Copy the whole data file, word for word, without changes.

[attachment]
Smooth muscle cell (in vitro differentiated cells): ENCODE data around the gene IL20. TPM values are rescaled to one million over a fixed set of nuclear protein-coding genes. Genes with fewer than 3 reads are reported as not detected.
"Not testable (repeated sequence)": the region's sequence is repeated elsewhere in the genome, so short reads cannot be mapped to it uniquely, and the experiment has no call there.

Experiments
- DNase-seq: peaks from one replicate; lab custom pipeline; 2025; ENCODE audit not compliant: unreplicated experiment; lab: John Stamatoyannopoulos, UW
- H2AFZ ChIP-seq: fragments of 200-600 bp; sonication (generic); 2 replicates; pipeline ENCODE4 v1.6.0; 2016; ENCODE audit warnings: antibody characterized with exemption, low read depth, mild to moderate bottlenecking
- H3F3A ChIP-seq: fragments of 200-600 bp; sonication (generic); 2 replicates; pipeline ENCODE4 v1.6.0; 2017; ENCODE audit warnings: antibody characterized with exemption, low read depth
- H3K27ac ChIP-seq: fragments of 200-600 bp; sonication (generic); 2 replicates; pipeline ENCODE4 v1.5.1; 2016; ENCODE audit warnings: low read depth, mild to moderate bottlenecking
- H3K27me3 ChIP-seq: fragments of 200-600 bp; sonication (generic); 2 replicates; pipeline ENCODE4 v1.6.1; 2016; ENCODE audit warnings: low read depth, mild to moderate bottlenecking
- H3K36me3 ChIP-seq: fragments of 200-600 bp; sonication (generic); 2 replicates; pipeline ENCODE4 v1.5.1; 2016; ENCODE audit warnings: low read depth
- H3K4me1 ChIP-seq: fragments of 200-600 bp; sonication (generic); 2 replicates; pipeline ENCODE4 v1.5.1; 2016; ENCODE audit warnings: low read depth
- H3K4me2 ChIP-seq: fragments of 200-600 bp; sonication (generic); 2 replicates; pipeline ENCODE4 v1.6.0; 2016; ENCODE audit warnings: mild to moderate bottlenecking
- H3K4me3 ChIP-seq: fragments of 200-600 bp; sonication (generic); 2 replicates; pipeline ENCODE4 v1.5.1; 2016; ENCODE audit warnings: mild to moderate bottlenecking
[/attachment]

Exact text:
Smooth muscle cell (in vitro differentiated cells): ENCODE data around the gene IL20. TPM values are rescaled to one million over a fixed set of nuclear protein-coding genes. Genes with fewer than 3 reads are reported as not detected.
"Not testable (repeated sequence)": the region's sequence is repeated elsewhere in the genome, so short reads cannot be mapped to it uniquely, and the experiment has no call there.

Experiments
- DNase-seq: peaks from one replicate; lab custom pipeline; 2025; ENCODE audit not compliant: unreplicated experiment; lab: John Stamatoyannopoulos, UW
- H2AFZ ChIP-seq: fragments of 200-600 bp; sonication (generic); 2 replicates; pipeline ENCODE4 v1.6.0; 2016; ENCODE audit warnings: antibody characterized with exemption, low read depth, mild to moderate bottlenecking
- H3F3A ChIP-seq: fragments of 200-600 bp; sonication (generic); 2 replicates; pipeline ENCODE4 v1.6.0; 2017; ENCODE audit warnings: antibody characterized with exemption, low read depth
- H3K27ac ChIP-seq: fragments of 200-600 bp; sonication (generic); 2 replicates; pipeline ENCODE4 v1.5.1; 2016; ENCODE audit warnings: low read depth, mild to moderate bottlenecking
- H3K27me3 ChIP-seq: fragments of 200-600 bp; sonication (generic); 2 replicates; pipeline ENCODE4 v1.6.1; 2016; ENCODE audit warnings: low read depth, mild to moderate bottlenecking
- H3K36me3 ChIP-seq: fragments of 200-600 bp; sonication (generic); 2 replicates; pipeline ENCODE4 v1.5.1; 2016; ENCODE audit warnings: low read depth
- H3K4me1 ChIP-seq: fragments of 200-600 bp; sonication (generic); 2 replicates; pipeline ENCODE4 v1.5.1; 2016; ENCODE audit warnings: low read depth
- H3K4me2 ChIP-seq: fragments of 200-600 bp; sonication (generic); 2 replicates; pipeline ENCODE4 v1.6.0; 2016; ENCODE audit warnings: mild to moderate bottlenecking
- H3K4me3 ChIP-seq: fragments of 200-600 bp; sonication (generic); 2 replicates; pipeline ENCODE4 v1.5.1; 2016; ENCODE audit warnings: mild to moderate bottlenecking